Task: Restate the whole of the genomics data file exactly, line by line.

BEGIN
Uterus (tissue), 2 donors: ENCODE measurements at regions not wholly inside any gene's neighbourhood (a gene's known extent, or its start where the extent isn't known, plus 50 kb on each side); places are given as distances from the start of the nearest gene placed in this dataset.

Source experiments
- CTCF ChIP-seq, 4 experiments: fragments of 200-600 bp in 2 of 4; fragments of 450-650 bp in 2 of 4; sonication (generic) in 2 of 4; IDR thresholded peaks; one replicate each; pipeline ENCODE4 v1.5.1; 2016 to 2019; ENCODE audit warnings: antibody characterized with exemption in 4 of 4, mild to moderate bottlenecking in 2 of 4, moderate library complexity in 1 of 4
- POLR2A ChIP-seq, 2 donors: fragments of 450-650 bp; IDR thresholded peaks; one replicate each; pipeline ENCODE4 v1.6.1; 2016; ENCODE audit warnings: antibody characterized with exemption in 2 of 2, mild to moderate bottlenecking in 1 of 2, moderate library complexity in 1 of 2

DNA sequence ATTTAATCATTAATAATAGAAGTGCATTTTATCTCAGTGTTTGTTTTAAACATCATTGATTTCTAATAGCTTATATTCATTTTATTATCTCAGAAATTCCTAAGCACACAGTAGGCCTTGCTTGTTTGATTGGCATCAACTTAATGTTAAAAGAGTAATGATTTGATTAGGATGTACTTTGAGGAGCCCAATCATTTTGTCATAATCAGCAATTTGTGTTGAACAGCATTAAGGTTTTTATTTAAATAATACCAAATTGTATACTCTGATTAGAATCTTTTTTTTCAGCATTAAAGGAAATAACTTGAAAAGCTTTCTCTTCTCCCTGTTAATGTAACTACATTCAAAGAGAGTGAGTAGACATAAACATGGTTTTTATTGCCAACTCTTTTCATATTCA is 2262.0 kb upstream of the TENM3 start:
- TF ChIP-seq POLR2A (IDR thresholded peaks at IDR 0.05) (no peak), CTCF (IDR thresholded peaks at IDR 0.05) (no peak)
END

Uterus (tissue), 2 donors: ENCODE measurements at regions not wholly inside any gene's neighbourhood (a gene's known extent, or its start where the extent isn't known, plus 50 kb on each side); places are given as distances from the start of the nearest gene placed in this dataset.

Source experiments
- CTCF ChIP-seq, 4 experiments: fragments of 200-600 bp in 2 of 4; fragments of 450-650 bp in 2 of 4; sonication (generic) in 2 of 4; IDR thresholded peaks; one replicate each; pipeline ENCODE4 v1.5.1; 2016 to 2019; ENCODE audit warnings: antibody characterized with exemption in 4 of 4, mild to moderate bottlenecking in 2 of 4, moderate library complexity in 1 of 4
- POLR2A ChIP-seq, 2 donors: fragments of 450-650 bp; IDR thresholded peaks; one replicate each; pipeline ENCODE4 v1.6.1; 2016; ENCODE audit warnings: antibody characterized with exemption in 2 of 2, mild to moderate bottlenecking in 1 of 2, moderate library complexity in 1 of 2

DNA sequence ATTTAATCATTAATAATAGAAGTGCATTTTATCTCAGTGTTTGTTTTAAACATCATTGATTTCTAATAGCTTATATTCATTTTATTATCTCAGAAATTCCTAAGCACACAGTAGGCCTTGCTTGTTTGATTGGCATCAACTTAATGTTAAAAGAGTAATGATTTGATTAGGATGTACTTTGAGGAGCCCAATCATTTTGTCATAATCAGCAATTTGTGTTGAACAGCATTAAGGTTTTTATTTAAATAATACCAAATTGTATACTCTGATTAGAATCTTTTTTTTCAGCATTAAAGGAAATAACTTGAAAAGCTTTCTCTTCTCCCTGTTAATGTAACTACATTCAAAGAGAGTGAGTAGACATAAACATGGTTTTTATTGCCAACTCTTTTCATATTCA is 2262.0 kb upstream of the TENM3 start:
- TF ChIP-seq POLR2A (IDR thresholded peaks at IDR 0.05) (no peak), CTCF (IDR thresholded peaks at IDR 0.05) (no peak)